Fallbrook High graduate helps educate at-risk students
Last updated 2/18/2010 at Noon
Christina Gonzales, a graduate of Fallbrook High School and resident of Pala, is one of two teen pregnancy prevention educators in this region looking for new ways to make a positive impact on students that attend a continuation school in the Valley Center-Pauma Unified School District.
Employed by Indian Health Council (IHC), Gonzales and Randy Boston recently coordinated a free-throw basketball challenge at the tenth-through-twelfth grade Oak Glen High School, which has a student population of 55 to 60 students.
“This is something new,” said Gonzales. “It’s a side project that takes the kids out of the classroom and has them do more physical activities. They seem to open up [with this type of activity.]”
IHC is an association of nine tribes dedicated to following a holistic approach to Indian health and well-being.
IHC provides a full spectrum of on-site and outreach services and programs to the reservations of Inaja-Cosmit, La Jolla, Los Coyotes, Mesa Grande, Pala, Pauma, Rincon, San Pasqual, and Santa Ysabel.
The outreach program Gonzales and Boston head up is funded by a Community Challenge Grant (CCG) from the California Department of Public Health.
CCG aims to bring awareness to teens about sexual decision making.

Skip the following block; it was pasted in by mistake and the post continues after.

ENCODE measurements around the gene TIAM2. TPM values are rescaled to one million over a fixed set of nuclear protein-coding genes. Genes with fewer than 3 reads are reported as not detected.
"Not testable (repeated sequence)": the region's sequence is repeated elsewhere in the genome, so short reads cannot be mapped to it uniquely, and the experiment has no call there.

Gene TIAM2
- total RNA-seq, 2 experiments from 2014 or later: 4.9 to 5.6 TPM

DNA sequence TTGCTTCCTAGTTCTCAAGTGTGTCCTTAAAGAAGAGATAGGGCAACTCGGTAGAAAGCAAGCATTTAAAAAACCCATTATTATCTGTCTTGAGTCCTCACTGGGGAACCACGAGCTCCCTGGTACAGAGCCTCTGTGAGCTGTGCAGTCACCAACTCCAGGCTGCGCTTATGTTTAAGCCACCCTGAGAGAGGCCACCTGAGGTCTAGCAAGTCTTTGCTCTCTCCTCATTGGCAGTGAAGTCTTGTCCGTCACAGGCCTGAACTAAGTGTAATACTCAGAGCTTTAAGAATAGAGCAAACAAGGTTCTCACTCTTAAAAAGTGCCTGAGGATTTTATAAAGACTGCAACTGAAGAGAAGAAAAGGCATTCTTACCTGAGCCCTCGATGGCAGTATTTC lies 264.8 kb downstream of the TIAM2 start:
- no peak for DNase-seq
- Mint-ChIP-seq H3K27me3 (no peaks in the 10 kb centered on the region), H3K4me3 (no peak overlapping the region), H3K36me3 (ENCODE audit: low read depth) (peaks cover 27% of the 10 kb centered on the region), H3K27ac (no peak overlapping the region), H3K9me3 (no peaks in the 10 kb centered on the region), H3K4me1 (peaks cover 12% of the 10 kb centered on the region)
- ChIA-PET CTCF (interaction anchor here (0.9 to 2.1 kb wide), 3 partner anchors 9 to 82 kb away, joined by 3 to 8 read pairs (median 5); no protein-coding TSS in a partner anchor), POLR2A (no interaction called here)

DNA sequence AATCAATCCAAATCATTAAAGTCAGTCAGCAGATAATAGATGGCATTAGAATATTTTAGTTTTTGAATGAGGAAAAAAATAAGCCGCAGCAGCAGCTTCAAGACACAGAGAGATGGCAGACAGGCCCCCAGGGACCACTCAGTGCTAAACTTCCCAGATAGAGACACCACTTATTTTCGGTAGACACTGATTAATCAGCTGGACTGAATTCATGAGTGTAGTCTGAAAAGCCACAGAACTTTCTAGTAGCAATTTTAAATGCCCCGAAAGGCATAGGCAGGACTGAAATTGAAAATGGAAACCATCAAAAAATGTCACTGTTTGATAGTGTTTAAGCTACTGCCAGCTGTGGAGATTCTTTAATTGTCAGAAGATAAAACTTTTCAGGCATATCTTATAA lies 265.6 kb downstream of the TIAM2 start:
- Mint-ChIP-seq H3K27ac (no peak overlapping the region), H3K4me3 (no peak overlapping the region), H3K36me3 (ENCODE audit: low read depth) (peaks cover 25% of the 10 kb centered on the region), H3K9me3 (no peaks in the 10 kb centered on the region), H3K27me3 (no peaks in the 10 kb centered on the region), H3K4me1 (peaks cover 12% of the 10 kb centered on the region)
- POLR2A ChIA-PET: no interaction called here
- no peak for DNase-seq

The educators offer an eight-week program that discusses sex in the media, gender reproductive anatomy, substance abuse, contraceptives and more. Students can gain knowledge and understanding of young adult issues while receiving more one-on-one counseling and encouragement to ask questions.
“This is our way of getting closer to the students,” said Gonzales. “If we do sports with them, they may trust us more.”
They’re calling the program “prevention education through sports.”
The first sports activity Gonzales and Boston arranged for the students was a staff versus students kick-ball challenge.
“They outnumbered us,” Boston laughed as he threw a couple shots at the hoop with Gonzales on the school’s basketball court. “It was a good thing.”
Before heading to her fifth period dance class, Leticia Santiago, 17, said she was embarrassed at first to ask questions during the sex education classes, but now she has more confidence and isn’t afraid to talk about such sensitive subject matter.
“I’ve learned a lot about how to be safe,” she said.
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